Second, any effective solution will have to be redistributive. That is: The rich – and by this I mean rich individuals, rich companies, and rich countries – are going to have to give up a little of their wealth to make the rest of the world sustainable.
Every candidate will offer ideas about economic equality – education, economic development, universal health care, better regulation of big business – and all of those could represent some motion in the right direction.
But Thomas Picketty, who is the most important economist since Marx, proves that none of those alone will solve the problem. There is no way to save our current economic system without substantial taxes on income and wealth; without taking from the top and giving it to the bottom.
Alexandria Ocasio-Cortez stunned the lovely liberals at Davos with her idea of a 70 percent tax rate on income of more than $10 million.
It’s scary,” Scott Minerd, global chief investment officer for $265 billion Guggenheim Partners, said in an interview.
“By the time we get to the presidential election, this is going to gain more momentum,” said Minerd, who added that he would probably be personally impacted by it. “And I think the likelihood that a 70 percent tax rate, or something like that, becomes policy is actually very real.”
And it’s actually a pretty popular idea, and something that even Republicans accepted for most of the post-War era.
Climate change also requires not only redistribution (wealthy countries are going to have to pay for sustainable economic development in poorer places) but a recalibration of how we live.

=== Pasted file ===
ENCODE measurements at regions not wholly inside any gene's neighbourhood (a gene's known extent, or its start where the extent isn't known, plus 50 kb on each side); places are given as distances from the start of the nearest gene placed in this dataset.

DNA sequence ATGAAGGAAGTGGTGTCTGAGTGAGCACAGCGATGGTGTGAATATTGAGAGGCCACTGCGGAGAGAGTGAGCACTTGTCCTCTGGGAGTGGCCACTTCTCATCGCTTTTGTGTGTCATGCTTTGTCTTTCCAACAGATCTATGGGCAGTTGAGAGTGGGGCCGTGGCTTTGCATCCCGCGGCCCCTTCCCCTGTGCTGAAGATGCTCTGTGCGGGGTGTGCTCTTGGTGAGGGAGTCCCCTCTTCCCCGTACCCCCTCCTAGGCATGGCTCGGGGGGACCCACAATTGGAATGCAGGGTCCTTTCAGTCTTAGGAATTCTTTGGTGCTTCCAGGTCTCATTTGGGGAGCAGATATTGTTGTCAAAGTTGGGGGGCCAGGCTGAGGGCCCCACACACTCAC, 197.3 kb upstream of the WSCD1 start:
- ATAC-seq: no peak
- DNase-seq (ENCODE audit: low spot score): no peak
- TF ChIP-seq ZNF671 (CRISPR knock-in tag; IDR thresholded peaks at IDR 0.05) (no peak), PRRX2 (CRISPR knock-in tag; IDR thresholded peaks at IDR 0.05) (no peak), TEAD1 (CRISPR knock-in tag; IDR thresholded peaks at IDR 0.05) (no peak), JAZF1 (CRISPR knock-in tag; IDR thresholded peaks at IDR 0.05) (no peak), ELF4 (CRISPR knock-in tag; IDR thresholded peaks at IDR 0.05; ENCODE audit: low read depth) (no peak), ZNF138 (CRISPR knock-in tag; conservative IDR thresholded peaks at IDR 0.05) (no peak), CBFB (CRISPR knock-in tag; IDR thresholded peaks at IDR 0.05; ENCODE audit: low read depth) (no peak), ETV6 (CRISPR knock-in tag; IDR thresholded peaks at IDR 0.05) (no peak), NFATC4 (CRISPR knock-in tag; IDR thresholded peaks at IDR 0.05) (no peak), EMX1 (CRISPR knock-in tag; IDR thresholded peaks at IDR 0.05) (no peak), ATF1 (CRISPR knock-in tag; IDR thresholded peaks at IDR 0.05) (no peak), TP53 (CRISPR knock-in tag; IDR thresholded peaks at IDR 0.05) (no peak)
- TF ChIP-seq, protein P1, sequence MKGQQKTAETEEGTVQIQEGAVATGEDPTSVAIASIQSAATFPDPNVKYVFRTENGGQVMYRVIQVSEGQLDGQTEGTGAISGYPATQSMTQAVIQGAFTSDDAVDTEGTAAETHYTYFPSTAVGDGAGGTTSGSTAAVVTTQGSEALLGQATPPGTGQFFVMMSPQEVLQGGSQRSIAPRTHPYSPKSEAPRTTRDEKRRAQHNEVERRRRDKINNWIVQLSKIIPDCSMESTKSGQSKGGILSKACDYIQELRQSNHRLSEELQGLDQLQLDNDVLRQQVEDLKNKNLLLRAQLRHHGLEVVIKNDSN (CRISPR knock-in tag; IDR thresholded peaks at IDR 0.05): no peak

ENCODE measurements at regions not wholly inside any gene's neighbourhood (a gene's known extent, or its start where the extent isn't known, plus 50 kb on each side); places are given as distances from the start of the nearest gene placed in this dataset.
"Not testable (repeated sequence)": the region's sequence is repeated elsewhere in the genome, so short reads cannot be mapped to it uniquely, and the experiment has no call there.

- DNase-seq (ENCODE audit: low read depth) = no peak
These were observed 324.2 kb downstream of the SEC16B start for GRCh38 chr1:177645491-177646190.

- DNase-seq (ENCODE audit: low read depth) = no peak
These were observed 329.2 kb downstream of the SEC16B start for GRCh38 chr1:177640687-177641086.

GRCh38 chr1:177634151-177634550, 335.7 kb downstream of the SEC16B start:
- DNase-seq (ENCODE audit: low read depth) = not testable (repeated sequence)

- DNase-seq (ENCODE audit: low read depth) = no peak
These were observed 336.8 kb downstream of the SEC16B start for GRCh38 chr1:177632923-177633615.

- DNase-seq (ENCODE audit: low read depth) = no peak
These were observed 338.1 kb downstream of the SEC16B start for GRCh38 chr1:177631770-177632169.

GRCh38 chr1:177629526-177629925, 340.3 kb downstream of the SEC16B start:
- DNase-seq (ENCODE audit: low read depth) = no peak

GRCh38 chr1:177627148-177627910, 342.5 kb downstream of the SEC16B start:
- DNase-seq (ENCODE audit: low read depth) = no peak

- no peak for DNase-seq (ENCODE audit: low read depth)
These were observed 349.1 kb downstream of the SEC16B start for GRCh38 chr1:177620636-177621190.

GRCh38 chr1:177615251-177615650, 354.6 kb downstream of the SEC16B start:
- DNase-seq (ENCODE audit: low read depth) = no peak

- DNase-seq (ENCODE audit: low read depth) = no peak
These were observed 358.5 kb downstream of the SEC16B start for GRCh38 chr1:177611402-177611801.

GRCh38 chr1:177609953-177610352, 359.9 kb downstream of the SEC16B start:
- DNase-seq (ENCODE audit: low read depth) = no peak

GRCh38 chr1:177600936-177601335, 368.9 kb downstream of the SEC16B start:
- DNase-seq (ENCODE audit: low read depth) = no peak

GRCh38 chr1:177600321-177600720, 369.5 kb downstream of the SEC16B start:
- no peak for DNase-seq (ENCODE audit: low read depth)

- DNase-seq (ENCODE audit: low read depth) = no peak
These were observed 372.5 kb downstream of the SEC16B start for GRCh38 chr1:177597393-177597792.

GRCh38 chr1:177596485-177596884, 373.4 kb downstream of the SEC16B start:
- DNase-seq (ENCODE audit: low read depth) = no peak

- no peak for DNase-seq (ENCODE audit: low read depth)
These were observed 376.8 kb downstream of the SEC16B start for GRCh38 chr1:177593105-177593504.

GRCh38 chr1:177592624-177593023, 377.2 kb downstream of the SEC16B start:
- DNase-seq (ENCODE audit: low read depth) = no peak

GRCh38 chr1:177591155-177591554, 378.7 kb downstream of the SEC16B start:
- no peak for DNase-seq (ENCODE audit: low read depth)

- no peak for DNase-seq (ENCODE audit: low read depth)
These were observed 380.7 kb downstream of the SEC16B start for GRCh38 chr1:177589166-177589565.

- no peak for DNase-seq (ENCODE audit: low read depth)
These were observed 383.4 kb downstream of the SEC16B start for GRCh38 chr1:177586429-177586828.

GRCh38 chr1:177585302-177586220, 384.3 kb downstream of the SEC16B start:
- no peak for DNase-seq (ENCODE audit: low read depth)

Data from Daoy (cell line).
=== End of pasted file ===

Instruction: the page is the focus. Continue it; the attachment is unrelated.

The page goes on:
To build a sustainable future, those of us in the rich countries have to produce and buy less stuff. Juliet Schor, one of the top economists in the nation, makes that very clear. We could make a huge impact on climate change (and inequality) but reducing by even ten percent what we spend on stuff we don’t really need. A Green New Deal isn’t just a good idea; it’s pretty much mandatory.
World War II forced the citizens of the US to accept tremendous sacrifices. (The residents of Great Britain suffered much more.) Solving climate change and economic inequality won’t mean gas or food rationing, and won’t mean the deaths of millions of young men. Quite the opposite.
But it will mean that a generation of tech billionaires who have never had to give up anything in their lives, and who in many cases don’t believe in government as a solution, will have to be forced to live with a little bit less.
I say forced because it won’t happen through philanthropy. It will happen through government action – to take money from those who have too much and give it to those who have too little, to possibly even slow economic growth (so we can live within the planet’s means), and to elect people who believe in transparent, accountable government.
Ocasio-Cortez isn’t running for president. But the candidate who wants my vote needs to start talking about reality.